Now 87, he says he never liked the smut business, has sold most of his holdings in that industry, and believes the Philadelphia market is finally ripe for a project he calls the "gateway to Philadelphia's Market Street West."
"That is exactly the mission I'm on now," he said.
He has been courting city and civic leaders, and they, too, hope that new construction can revive these blocks, which have remained seedy and largely vacant even as Center City has blossomed.
"Those [2100 and 2200] blocks of Market Street are kind of one of the last significant gaps in the quality of the streetscape," said Alan Greenberger, the city's commerce director. Drexel University's eastward expansion and the transformation of the west side of the city near the Schuylkill from industrial to commercial and recreational uses are "all suggesting that there is a wave that is going to happen to get the west side to meet the east side" of the city, Greenberger said.
With the primary property owner and the city on board, can it be long before the neighborhood around the Forum, which once welcomed Insatiable star Marilyn Chambers, is populated with coffee shops, a clothing boutique, and maybe a yarn store? There is already a Trader Joe's at 2121 Market.
Basciano hopes to move quickly. He is seeking bids from developers, but it may take years for him to complete his mission, if it happens at all. He had been trying to buy the properties he does not own in the two blocks, with no success. His lawyer, Frank Cresci, says Basciano plans to demolish the buildings he owns in the 2100 and 2200 blocks in January and use them as parking lots pending redevelopment.
One of the real-estate holdouts is the Salvation Army, which owns the building that houses its store on the southeast corner of 21st and Market.
Maj. Charles Deitrick, general secretary for the adult rehabilitation center command of the Salvation Army, said the organization would consider moving but was happy with its current location.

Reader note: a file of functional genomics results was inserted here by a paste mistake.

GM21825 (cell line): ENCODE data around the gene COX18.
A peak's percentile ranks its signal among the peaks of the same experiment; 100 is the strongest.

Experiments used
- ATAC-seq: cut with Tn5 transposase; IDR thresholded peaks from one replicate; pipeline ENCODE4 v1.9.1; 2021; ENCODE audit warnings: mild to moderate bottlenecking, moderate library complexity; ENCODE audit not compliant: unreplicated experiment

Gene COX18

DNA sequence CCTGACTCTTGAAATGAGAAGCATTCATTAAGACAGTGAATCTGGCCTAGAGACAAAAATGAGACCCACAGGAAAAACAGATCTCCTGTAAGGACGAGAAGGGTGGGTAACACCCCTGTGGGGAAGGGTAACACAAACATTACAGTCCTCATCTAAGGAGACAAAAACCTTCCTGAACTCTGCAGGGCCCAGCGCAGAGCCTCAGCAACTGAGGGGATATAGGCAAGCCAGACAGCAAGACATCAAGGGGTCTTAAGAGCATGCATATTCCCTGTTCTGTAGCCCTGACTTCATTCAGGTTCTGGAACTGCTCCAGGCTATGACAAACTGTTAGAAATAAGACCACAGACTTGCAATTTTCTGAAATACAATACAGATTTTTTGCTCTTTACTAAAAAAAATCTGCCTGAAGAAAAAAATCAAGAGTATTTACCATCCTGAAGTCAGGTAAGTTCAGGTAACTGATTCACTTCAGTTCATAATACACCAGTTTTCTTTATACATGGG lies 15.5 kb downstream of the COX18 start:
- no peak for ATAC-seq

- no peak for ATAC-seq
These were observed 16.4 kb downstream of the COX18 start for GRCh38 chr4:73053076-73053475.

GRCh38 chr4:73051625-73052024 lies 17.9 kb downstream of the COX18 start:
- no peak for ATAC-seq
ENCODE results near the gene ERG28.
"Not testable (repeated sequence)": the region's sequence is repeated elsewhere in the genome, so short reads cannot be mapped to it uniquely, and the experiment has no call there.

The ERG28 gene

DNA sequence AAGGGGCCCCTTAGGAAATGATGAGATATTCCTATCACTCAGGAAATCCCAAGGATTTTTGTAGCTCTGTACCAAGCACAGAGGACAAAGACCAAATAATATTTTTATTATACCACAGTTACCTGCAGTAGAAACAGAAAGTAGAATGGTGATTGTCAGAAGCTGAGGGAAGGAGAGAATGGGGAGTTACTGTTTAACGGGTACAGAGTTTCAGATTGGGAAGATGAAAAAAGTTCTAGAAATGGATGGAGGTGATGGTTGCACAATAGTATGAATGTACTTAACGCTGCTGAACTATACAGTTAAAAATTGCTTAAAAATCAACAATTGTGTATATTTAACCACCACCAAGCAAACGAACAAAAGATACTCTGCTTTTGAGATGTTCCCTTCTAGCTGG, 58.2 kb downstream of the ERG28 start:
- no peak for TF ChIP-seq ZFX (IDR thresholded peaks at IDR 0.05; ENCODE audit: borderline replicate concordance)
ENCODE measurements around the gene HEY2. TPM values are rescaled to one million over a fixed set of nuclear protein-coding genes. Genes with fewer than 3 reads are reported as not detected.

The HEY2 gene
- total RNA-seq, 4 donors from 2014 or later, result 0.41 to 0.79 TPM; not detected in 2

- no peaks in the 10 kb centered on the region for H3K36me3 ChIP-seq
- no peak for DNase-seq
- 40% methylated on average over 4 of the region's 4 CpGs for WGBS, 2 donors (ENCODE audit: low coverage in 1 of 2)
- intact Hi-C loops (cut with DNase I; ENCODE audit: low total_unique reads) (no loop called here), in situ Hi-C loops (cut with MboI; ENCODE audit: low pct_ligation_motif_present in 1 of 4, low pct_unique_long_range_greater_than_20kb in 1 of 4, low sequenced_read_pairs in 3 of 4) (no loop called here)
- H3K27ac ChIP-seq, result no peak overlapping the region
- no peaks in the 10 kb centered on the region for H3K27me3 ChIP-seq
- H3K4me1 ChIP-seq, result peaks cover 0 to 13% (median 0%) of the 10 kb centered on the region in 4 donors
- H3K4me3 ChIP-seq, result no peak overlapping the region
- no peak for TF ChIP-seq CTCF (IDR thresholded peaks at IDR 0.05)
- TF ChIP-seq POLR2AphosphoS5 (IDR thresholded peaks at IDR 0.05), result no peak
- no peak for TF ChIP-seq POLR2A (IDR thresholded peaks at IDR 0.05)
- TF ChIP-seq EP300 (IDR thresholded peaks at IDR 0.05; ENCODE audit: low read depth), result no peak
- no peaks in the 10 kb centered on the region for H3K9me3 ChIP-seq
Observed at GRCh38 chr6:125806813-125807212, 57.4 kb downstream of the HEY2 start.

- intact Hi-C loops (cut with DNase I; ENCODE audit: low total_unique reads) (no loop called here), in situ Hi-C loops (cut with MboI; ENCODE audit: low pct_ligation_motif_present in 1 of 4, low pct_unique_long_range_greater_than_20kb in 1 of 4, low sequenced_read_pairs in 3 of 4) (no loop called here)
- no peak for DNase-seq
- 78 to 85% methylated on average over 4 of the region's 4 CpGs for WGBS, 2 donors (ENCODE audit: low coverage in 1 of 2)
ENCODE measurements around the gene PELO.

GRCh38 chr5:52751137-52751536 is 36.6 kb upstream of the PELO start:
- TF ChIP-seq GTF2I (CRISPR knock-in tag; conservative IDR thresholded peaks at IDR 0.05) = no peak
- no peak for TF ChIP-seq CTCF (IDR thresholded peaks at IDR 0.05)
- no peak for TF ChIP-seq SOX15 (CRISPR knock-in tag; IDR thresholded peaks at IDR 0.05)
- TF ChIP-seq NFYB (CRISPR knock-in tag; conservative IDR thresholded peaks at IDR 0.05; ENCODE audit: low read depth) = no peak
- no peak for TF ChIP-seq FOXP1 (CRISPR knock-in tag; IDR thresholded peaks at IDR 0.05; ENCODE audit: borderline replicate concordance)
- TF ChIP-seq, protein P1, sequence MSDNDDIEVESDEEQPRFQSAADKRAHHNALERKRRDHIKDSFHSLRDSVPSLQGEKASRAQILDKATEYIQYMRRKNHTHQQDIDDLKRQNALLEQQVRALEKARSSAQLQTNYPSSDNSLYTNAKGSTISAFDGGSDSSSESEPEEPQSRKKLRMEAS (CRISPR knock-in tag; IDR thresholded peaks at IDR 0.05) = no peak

"At this point in time, it's just discussion," he said of a possible move.
A city fire station stands at 2110 Market. Basciano hopes that will move, but Greenberger says it is staying.
"That is an important fire station. I don't expect it to be going anywhere," Greenberger said. He added, however, that he believed the station could be incorporated into any development.
The economy and the rental market also would have to remain strong enough to support such a new project.
Basciano has spent much of his life in New York, where he operated several sex businesses before selling all but one. The employees at his remaining location, Show World on Times Square, are like family, he said, so he keeps that location. His partner in the skin business was Robert DiBernardo, who was murdered in 1986 on the orders of mob boss John Gotti, but Basciano maintains that he knew nothing of DiBernardo's connections to La Cosa Nostra.
For two decades, Basciano has focused on real estate. He has long owned the Forum, a parking garage, and other commercial properties in Philadelphia. He keeps an apartment in a luxury building here.
In the 1980s, he sold two parcels to make way for One Liberty Place and the Independence Blue Cross building, and in the early 1990s, he began buying more buildings in the area, believing development would continue creeping west.
Recessions and real-estate downturns meant that 20 years would pass before the timing seemed right. He also had tenants in some of the buildings, including Anthony Trombetta, who operated the Forum.
When Trombetta fell behind on his rent there and at a location in the 2100 block of Market, Les Gals, where the risers on the stairs boasted of the naked women available for viewing upstairs, Basciano evicted him from both properties, creating a critical mass for development.
Basciano says he believes University of Pennsylvania and Drexel University researchers, as well as Philadelphians who commute to New York City, are eager for more apartments in the area.
He would most likely begin developing the Forum and surrounding real estate first and move east from there.
Greenberger says he plans to talk to other area property owners to push the project forward and eliminate the blight on the two high-profile blocks. The rundown porn theater and nearby vacant buildings are among the first sites many people traveling from 30th Street Station see.
"We are certainly motivated to see something happen, and so we will be doing what we can to move this along," Greenberger said.
Contact Miriam Hill at firstname.lastname@example.org or 215-854-5520. Follow her on Twitter @miriamhill.